Giving Way to Passion
I discovered this when I was about 16 years old. I no longer wanted to be a competitive dancer. I wanted to be a performing dancer. I wanted to move people with my dancing. To do that, I had to let go of the tense anxiety of being perfect and participate with the dance. I feel the same way about teaching. I do not want to stand up and teach the words. I want to go through the whole discovery with the learners. I want to feel what they are feeling all the way to the "I got it!" moment. 

Saturday, March 10, 2012

Week 2 MAC Comments to Kimberly's Blog

Encouraging other's dreams.

Kimberly's Original Post: 

I really enjoyed the section about inventing yourself as a contribution, and even posted the steps in my classroom and it’s been a powerful thing:

1.     Declare yourself to be a contribution
2.     Throw yourself into life as someone who makes a difference, accepting that you may not understand how or why.

A lot of my students are lacking confidence and I am always looking for new ways to find to let them know that they are important, and that their thoughts are meaningful, and THEY are meaningful, that they have a place in this world! Chapter 4 really just fell right in where I have been trying to go with this and I have really enjoyed learning things like this throughout this program. Things that I can take immediately back to my classroom and see it make in impact instantly. The students get a kick out of me sharing stuff from my Master’s program with them, and allowing them to be involved and learn through the different things that I have been doing.

My Response to her Post:

I too loved this book and found it difficult to put it down. I definitely want my daughter to read this book as well. It is wonderful that you put up a poster with those two sayings. The age you teach is an emotionally difficult age. I love it when teachers encourage their students, especially middle school students, to be positive and understand they are important. You are a great contributor to your students and in turn, you are teaching them by example to be a great contributor too. As always, keep smiling.    

Week 2 MAC Comments to Stephanie's Blog

Put on your thinking cap and share your thoughts and ideas.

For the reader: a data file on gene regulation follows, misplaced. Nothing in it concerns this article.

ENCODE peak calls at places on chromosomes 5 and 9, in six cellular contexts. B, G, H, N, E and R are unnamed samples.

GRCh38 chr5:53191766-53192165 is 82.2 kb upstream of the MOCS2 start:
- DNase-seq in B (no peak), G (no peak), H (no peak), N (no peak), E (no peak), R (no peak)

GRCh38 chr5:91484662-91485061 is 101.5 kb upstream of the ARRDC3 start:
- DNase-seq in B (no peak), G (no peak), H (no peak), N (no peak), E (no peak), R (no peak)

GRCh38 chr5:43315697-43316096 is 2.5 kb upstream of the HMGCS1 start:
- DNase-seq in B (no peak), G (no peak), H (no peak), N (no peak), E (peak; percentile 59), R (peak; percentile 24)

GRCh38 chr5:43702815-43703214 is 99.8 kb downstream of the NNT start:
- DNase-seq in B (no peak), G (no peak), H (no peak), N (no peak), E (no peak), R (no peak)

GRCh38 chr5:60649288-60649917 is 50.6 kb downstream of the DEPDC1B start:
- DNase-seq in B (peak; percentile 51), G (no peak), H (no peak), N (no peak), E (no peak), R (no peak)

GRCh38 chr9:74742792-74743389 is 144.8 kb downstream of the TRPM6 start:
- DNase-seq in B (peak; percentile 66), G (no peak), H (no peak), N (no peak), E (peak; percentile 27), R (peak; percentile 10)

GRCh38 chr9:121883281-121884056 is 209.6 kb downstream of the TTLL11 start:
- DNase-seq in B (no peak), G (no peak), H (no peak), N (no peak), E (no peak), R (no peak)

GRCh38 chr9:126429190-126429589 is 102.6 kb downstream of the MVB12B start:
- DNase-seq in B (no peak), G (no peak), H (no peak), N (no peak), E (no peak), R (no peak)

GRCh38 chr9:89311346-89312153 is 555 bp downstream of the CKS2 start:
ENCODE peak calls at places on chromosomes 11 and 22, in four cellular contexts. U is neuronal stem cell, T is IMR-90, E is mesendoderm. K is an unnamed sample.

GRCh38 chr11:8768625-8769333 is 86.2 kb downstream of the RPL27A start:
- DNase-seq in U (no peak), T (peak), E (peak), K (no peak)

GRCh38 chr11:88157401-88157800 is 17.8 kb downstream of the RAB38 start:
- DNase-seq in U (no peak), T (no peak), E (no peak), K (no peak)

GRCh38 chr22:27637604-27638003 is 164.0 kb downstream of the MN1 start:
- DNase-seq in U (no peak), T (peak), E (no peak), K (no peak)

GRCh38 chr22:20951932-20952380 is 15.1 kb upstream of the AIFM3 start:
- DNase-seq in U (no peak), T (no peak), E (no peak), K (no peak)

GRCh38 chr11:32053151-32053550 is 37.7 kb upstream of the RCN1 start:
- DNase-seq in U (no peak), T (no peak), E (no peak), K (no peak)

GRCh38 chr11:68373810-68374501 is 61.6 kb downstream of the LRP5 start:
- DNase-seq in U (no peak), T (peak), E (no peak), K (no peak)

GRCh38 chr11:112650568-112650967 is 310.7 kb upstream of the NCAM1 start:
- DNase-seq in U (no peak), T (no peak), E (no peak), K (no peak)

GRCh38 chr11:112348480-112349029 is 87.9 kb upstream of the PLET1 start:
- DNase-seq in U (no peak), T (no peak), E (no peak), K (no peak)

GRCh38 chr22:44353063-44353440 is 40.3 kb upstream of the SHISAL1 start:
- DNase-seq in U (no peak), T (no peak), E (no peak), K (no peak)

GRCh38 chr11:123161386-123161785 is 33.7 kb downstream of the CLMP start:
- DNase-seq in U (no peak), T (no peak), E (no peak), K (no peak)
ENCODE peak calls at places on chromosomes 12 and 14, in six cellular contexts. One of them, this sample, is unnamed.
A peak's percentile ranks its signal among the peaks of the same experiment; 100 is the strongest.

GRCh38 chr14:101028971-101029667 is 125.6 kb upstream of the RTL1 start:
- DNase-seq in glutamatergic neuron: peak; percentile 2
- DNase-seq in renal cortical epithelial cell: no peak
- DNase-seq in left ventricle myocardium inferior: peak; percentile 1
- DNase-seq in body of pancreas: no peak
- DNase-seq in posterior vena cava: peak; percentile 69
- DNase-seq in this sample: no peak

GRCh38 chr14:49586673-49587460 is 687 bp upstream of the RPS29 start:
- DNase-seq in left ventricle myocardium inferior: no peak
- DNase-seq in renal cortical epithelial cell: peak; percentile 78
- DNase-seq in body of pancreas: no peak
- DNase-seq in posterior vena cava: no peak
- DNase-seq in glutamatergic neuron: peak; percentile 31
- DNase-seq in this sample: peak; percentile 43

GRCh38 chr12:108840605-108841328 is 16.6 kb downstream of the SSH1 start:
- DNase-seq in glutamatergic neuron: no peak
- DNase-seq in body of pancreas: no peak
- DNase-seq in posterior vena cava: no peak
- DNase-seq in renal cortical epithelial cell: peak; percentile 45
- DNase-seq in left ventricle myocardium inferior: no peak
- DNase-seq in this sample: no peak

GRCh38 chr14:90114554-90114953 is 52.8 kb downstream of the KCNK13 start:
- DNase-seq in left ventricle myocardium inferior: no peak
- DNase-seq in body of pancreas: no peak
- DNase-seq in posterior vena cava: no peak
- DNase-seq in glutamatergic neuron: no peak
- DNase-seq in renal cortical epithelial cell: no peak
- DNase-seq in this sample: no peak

Stephanie's original post:

MAC Week 2: Reading Post

I am responding to The Art of Possibility.  This is quite possibly the most intriguing book that I've read in a while.  Usually, when I am told I HAVE to read a book, I dread the task.  I'll act like my daughter and put it off until the very last minute!  I dove into this book and read the first 4 chapters like I would one of my fictional "fun" reads.  I didn't want to put it down.
First of all, just turning your attitude around to give a completely new outlook, which is invented!  Trying to think about everything being invented is a hard concept.  I liked the practice with the dots.  I never could do that problem.  I pride myself on being a rule-follower.  So I know that I impose "rules" on myself that aren't really there.  It is a hard thing to change.
The other thing that really opened my eyes were the stories that are presented in the text.  Especially in the Giving an A chapter.  I had tears in my eyes when I read the story about the Taiwanese student and his realization that he was happier with his new thought of being an A instead of number 68.  I immediately thought about what possibilities my students would have if they were given an A at the beginning of the year.  What inhibitions would they let go of and participate in the activities that we do in class.  What possibilities would a school district accomplish if students were so concerned about the expectations but instead the possibilities that could arise!